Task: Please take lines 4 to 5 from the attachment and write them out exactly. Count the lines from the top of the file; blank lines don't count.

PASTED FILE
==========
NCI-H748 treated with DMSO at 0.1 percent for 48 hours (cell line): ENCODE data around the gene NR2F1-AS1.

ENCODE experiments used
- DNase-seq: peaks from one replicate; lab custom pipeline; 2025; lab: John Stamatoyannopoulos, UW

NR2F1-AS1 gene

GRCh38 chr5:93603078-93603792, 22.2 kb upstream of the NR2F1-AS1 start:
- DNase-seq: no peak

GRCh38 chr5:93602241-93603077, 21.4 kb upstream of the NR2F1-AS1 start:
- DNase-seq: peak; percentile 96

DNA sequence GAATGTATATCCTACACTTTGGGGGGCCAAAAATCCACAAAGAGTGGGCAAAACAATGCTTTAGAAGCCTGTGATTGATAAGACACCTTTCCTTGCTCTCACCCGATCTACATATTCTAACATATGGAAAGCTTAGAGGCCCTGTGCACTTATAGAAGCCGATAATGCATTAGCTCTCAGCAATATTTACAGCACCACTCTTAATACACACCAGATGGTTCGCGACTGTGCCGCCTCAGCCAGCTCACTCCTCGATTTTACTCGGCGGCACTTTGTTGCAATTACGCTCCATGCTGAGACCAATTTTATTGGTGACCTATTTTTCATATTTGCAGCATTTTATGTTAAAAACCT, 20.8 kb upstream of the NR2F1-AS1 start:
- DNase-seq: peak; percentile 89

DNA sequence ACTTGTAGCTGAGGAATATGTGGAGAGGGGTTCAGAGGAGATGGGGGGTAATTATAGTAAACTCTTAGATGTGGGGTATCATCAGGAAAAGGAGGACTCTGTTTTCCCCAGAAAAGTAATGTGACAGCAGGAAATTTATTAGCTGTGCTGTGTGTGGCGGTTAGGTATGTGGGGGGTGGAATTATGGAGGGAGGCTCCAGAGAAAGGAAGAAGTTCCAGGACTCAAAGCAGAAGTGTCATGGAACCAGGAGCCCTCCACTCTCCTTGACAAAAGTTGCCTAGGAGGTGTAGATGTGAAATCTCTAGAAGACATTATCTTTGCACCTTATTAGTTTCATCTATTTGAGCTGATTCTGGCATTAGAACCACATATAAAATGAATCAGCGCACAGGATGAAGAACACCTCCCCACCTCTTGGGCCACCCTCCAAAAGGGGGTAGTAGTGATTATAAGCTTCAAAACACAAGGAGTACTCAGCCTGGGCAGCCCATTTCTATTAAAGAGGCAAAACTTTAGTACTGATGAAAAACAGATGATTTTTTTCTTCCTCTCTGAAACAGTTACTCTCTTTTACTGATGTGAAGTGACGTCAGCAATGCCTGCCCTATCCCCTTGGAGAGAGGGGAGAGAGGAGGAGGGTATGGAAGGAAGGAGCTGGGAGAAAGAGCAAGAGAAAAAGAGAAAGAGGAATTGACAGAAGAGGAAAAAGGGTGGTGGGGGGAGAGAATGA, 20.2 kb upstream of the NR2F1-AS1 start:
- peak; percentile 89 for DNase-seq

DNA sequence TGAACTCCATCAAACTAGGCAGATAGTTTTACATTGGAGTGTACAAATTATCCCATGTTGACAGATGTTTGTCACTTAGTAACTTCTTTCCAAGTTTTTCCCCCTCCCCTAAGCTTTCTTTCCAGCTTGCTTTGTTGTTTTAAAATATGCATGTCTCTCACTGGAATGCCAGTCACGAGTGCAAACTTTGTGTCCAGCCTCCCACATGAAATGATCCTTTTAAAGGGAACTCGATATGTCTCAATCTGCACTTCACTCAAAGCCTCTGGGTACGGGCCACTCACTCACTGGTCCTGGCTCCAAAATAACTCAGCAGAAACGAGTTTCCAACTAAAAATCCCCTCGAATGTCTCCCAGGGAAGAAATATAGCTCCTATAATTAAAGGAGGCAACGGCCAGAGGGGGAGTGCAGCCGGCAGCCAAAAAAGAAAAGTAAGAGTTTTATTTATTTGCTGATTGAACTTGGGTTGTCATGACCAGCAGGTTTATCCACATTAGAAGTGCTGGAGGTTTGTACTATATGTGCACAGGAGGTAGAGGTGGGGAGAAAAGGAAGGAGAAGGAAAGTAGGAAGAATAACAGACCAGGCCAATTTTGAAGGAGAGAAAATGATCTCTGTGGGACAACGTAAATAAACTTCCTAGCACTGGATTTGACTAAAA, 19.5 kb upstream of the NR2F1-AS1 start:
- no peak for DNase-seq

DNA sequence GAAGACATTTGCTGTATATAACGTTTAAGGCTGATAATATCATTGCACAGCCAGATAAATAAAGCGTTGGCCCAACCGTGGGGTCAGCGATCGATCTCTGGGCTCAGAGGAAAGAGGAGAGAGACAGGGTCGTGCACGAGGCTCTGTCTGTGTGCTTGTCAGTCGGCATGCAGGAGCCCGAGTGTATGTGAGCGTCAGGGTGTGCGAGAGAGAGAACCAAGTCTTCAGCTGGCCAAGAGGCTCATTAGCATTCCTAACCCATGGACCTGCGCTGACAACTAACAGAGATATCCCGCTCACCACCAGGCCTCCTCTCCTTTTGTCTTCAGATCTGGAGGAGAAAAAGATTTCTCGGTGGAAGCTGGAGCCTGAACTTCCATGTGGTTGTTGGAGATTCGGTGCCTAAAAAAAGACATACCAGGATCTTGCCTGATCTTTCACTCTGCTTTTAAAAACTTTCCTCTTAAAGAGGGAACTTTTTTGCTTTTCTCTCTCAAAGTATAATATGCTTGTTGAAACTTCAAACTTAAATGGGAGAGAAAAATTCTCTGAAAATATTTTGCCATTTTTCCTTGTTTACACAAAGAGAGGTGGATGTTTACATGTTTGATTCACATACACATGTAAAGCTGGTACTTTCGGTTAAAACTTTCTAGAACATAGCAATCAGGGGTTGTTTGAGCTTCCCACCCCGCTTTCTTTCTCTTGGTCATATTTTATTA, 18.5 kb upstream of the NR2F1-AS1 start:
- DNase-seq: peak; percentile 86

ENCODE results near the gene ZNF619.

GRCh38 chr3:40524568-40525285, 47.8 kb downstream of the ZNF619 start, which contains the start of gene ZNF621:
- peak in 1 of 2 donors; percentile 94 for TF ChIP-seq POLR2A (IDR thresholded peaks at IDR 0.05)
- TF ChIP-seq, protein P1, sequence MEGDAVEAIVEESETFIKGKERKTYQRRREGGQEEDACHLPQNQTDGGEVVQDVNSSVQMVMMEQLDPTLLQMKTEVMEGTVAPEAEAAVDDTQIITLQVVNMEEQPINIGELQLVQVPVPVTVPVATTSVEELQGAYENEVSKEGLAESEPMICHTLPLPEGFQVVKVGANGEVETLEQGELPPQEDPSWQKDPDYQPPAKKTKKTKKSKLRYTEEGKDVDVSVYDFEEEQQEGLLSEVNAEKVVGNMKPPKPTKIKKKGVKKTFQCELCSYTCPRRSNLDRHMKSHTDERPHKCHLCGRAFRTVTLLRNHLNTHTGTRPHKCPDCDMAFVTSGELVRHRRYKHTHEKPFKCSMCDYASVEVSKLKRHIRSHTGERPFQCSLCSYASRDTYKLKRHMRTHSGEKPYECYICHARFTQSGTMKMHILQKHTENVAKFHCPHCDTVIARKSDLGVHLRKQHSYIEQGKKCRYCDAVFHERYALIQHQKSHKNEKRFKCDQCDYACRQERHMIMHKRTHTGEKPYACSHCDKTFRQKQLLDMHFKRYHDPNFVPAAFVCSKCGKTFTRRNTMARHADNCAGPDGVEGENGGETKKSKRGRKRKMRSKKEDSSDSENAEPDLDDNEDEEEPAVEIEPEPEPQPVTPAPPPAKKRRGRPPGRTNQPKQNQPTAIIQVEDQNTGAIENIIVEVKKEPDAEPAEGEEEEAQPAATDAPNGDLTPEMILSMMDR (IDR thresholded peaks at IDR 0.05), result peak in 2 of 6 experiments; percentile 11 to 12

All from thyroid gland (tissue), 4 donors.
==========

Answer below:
NR2F1-AS1 gene

GRCh38 chr5:93603078-93603792, 22.2 kb upstream of the NR2F1-AS1 start: